US RESEARCHERS have produced a ‘chiral sieve’, which could lead to reduction of side effects of drugs such as ibuprofen.
Chiral molecules are mirror images of one another, with the same chemical formula but with ‘left’ and ‘right’ versions – called enantiomers. Many biomolecules and pharmaceuticals are chiral, and each version can govern interactions with other molecules, such as proteins, sugars and DNA in the human body. For example, ibuprofen contains two forms but only the left-handed version is therapeutic, with the right-handed version responsible for side effects such as stomach pain. Clearly, obtaining just the left-handed molecule is desirable, but techniques to produce or separate specific enantiomers have been a long-standing challenge.
Industry currently separates enantiomers using several methods, such as forming salts with other chiral molecules. Now, after several decades of research, a group led by Mark Davis of the US’ California Institute of Technology has produced a functioning chiral molecular sieve (using silicon-based crystal lattices), which can separate out left- or right-handed enantiomers. The researchers claim that this could lead to a cheaper more scalable alternative to current methods.
Davis said: 'What we're able to do here by design is let researchers pick which form they want: if you want the right-handed molecule, you use the right molecular sieve and you make that one. If you want the other one, you use the other molecular sieve. Now, we can synthesise molecules with chirality using molecular sieve catalysts for the first time.'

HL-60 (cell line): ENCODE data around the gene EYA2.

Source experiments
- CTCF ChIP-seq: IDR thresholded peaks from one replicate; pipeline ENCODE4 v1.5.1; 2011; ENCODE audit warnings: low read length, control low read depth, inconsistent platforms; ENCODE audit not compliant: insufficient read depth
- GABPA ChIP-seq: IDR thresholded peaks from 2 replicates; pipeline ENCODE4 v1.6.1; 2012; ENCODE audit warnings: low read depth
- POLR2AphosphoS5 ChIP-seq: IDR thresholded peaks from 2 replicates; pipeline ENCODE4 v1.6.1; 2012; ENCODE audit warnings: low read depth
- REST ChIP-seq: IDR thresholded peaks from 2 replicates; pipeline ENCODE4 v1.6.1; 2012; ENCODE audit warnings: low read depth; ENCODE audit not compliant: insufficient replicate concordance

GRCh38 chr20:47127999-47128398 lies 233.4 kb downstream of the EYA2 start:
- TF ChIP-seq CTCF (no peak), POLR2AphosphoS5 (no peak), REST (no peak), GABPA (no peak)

The researchers’ work initially involved developing computational methods to design chiral organic molecules that acted as directing agents. These directing agents were then used to guide the synthesis of enantioenriched, polycrystalline molecular sieve samples of each type. Next, high-resolution transmission electron microscopy was used to visually confirm that the sieves were either the left or right-handed versions. The team also demonstrated that the sieves could either separate chiral molecules or create them by catalysing chiral reactions.
The researchers envisage many new applications in the pharmaceuticals and food industries – including in conditions that enzymes cannot tolerate. Further benefits include the fact that the sieves can be regenerated and easily separated from products.
Davis said: 'The goal for the future is to create specific chiral forms of molecules, not mixtures. Chiral molecular sieves will let us do this in new ways that most likely will be less cost-prohibitive. These sieves can be robust and reusable, and don't require special temperatures and other operating conditions.'
Read the paper in PNAS: http://doi.org/b6pm
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